Neither are particularly safe: you should really have someone who knows what they're doing on set if you're using blanks. I don't know about Seattle, but in the UK the law requires blank-firing replicas vent the blast out the top of the gun for safety reasons and that means they look crap on screen.
Personally we use non-firing replicas and add muzzle-flash and shell cases in post... if it was good enough for Peter Jackson it should be good enough for most people on low budgets .
btw, i believe my weapons armorer quoted something like $20 per blank if i wanted to use real guns. That doesn't include cost of gun rental nor the day rate of the required licensed armorer who must be on set...Go Digital!!
Never give an actor a real gun. I used real guns in my first feature film. For blanks I handloaded primers only into empty cases. This gives you a nice little flash you can enhance with a big bang later and is much safer than a more powerful blank with wax or wadding. That said, one actor who had no experience with guns managed to put himself in a dangerous situation anyway.
If you must use real guns you can get a primer seater for under $40.
(Note the primer trick will not work with auto's. There is not enough gas generated to recock the gun.)
I use airsoft guns now. A big bang cannon (Still Available Online) is a great way to make muzzle flashes in almost any direction.
For bullet hits and blood shots without squibs check out How to Do Blood Shots without Dangerous Squibs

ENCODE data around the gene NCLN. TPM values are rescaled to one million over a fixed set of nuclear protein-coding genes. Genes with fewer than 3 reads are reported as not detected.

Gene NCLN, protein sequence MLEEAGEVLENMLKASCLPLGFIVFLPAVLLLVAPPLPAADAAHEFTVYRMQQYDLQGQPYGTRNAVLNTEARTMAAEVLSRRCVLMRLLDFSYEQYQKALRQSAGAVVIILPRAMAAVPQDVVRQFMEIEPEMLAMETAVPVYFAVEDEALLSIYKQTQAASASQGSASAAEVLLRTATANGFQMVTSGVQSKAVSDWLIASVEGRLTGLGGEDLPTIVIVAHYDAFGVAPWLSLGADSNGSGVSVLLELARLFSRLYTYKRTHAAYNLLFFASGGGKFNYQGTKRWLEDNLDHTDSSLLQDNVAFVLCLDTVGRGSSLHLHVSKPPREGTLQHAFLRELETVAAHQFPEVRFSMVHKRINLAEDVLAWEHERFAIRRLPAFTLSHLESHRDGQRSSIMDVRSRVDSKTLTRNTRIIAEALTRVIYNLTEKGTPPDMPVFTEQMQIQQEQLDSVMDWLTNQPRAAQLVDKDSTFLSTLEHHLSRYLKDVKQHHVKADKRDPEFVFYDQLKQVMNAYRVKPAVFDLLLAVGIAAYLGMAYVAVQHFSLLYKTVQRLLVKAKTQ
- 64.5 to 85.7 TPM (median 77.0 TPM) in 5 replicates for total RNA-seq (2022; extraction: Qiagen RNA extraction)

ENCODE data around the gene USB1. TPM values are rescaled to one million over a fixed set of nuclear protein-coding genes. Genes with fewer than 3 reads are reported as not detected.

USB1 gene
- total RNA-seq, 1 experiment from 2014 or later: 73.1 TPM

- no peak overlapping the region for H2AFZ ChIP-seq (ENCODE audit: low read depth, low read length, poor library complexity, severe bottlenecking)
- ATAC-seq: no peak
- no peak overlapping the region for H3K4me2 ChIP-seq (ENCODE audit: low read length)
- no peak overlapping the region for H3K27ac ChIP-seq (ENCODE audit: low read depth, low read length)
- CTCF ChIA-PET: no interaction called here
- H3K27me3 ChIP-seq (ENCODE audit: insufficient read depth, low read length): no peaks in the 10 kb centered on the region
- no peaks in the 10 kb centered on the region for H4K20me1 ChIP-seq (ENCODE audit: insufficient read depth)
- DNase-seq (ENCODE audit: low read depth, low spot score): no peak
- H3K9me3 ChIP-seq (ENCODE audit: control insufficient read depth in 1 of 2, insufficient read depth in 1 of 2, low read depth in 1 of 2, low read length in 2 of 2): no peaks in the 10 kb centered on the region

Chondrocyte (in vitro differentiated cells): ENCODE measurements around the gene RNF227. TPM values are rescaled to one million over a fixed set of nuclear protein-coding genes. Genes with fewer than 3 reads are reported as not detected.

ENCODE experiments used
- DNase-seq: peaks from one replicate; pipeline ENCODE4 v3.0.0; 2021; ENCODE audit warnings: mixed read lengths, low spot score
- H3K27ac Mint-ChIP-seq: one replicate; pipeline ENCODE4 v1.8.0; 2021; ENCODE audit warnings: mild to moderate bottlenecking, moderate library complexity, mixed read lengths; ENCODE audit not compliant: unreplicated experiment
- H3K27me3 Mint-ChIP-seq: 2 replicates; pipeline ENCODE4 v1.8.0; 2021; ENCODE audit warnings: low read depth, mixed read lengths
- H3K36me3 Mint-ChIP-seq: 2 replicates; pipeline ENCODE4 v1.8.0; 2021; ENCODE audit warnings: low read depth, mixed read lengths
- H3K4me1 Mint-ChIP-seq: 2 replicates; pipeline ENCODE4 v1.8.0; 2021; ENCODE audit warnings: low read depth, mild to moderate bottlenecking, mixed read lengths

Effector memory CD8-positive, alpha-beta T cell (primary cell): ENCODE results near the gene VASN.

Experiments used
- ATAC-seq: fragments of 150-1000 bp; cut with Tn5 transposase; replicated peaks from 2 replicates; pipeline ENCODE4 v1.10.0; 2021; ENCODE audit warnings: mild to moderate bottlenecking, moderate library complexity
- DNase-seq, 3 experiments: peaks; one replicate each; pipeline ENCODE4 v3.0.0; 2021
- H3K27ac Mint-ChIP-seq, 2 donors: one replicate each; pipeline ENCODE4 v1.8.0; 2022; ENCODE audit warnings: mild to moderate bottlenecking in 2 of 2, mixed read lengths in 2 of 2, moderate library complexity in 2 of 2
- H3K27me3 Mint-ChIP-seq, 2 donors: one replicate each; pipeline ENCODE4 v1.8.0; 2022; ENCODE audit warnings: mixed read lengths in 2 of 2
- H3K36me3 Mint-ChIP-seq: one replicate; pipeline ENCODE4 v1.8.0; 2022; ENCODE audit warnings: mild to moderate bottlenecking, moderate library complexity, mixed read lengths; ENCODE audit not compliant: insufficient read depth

for any student or newbie, i strongly recommend hiring a professional for assistance with this. On the shoots I've worked on with real guns, there are a ton of precautions taken on the set.
Only the armorer handles the firearms. When he takes them out of their cases, the AD announces to everyone there are live firearms present. The guns are handed to the actors right before the take. Once the director yells cut, the armorer runs out to take them back from the actors. NOONE else can handle them.
Even if you own your own guns (not uncommon in many places in the US), do not think it's a small issue having them on set.
The two main advantages of purpose-made blank guns over real guns with blanks, if you really want to go with blanks:
Legality. Not legally firearms, so can ship to your home, be handled by an actor who can't legally be in possession of a firearms (depending on your local laws, anyway), can be used on school grounds or elsewhere they don't want real guns, etc.
Can't chamber real ammunition, so no chance of a stupid mistake like on Rust or The Crow, both of which partially happened because of people wanting dummy rounds in their gun.
The main disadvantages:
Can't load dummy rounds, so can't show it being loaded or unloaded.
Much less selection
Usually crappy quality control... often they suck
Ejected casings are obviously blanks in close up or slow mo (either a crimp or a plastic cap at the end)
No trademarks or other things to hold up in closeup (not your hero prop version)
Still dangerous, but people might not treat them as such because 'they're not real'
But yeah, there are plenty of other viable options besides blanks, so choose carefully, and have someone who knows the field help you choose.
-Kevin Inouye www.fightdesigner.com